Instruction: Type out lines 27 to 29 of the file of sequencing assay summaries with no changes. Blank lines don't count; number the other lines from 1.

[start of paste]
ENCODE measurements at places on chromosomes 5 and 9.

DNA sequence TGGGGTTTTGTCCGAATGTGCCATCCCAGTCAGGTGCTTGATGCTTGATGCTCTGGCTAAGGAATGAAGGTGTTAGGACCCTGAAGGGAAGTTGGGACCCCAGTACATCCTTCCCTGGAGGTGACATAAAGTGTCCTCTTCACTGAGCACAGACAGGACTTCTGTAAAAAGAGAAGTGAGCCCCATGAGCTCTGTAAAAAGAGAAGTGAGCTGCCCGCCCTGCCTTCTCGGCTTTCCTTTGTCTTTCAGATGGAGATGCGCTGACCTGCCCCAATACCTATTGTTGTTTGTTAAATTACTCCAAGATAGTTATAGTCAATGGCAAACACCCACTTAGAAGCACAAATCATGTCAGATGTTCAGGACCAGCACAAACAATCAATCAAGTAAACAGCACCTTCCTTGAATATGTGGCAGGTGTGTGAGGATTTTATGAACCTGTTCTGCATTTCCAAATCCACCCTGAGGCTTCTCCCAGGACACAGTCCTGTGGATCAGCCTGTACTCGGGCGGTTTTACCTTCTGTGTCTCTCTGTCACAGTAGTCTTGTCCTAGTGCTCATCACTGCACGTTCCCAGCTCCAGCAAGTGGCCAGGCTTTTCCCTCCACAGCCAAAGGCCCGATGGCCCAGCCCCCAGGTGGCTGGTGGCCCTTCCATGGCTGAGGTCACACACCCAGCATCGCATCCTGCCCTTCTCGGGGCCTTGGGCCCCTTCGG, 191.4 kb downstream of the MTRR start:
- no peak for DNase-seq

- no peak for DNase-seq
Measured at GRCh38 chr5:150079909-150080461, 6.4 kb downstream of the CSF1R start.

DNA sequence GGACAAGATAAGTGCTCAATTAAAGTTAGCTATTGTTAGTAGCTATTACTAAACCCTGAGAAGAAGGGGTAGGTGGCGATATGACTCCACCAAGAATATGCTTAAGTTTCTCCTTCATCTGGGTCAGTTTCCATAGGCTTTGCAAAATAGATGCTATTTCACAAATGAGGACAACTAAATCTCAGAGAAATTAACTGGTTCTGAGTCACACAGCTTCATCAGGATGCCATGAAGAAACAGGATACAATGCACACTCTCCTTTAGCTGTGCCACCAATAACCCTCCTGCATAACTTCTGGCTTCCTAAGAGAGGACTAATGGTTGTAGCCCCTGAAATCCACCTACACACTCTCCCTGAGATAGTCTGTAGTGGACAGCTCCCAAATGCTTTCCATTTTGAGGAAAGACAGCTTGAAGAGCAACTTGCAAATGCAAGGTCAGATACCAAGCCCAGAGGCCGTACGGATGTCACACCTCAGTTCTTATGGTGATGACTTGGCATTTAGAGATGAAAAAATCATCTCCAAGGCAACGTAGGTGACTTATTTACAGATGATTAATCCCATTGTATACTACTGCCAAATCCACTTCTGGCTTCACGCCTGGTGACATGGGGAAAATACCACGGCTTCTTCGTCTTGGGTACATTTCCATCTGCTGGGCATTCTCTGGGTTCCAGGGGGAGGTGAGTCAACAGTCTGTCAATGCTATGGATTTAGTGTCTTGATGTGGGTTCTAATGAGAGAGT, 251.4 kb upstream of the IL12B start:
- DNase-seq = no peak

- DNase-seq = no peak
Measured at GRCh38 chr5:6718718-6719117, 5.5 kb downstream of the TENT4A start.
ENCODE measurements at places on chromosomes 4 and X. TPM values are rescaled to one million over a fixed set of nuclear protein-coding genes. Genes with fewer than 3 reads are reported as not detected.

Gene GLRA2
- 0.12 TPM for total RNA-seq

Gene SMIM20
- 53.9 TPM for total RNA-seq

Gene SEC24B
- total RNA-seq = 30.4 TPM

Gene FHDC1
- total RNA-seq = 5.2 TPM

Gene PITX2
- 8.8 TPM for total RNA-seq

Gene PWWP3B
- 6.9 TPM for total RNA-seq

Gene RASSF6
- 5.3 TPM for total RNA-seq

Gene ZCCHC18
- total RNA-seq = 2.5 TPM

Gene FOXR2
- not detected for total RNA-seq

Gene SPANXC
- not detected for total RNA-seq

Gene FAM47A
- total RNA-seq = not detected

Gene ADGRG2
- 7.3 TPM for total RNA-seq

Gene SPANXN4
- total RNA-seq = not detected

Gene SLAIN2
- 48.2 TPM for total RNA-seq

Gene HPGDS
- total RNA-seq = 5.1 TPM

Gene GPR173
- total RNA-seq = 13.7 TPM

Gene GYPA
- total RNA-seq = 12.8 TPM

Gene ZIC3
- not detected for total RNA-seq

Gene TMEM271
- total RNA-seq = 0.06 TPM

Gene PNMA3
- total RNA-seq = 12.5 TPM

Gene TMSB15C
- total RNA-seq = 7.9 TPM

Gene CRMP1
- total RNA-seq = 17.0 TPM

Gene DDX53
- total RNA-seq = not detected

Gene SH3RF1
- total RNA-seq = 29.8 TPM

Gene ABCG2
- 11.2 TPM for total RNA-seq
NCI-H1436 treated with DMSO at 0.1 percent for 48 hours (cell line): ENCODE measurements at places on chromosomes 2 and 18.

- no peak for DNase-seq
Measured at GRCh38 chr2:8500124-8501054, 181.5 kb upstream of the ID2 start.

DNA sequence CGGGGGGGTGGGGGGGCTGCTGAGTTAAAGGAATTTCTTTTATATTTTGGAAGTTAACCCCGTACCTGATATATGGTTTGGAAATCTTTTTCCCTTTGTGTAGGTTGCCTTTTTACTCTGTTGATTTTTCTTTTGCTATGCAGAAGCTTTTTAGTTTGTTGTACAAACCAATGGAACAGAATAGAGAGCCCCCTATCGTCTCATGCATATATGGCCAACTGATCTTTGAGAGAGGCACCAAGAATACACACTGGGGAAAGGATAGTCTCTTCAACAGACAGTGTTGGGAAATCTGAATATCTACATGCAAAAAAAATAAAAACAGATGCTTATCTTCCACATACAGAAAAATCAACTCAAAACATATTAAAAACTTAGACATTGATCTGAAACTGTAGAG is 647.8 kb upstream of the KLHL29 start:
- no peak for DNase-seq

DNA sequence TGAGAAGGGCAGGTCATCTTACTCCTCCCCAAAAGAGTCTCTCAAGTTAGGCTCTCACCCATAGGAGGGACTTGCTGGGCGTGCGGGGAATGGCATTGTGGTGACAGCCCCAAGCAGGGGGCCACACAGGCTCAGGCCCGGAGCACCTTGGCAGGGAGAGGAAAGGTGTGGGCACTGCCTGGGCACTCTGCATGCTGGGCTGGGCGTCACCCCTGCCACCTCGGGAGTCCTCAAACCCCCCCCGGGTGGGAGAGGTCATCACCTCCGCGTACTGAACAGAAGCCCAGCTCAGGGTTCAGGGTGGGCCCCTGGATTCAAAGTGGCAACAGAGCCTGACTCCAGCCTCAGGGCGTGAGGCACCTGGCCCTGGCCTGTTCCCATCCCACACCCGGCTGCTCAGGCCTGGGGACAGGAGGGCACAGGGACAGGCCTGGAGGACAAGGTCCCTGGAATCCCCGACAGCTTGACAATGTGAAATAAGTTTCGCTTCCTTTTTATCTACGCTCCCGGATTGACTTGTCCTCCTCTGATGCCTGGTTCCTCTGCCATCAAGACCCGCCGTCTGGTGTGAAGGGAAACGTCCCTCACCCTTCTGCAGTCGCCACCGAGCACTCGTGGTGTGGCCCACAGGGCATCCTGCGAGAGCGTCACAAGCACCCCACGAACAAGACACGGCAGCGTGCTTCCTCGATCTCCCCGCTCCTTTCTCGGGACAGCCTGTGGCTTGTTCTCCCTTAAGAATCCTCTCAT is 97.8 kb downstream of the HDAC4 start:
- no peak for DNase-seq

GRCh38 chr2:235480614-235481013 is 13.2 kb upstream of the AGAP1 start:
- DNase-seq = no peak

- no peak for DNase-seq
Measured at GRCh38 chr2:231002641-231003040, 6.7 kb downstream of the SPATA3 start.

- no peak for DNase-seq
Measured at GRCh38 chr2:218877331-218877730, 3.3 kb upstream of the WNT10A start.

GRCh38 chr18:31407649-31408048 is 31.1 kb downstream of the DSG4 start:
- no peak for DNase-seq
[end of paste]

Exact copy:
Gene FOXR2
- not detected for total RNA-seq

Gene SPANXC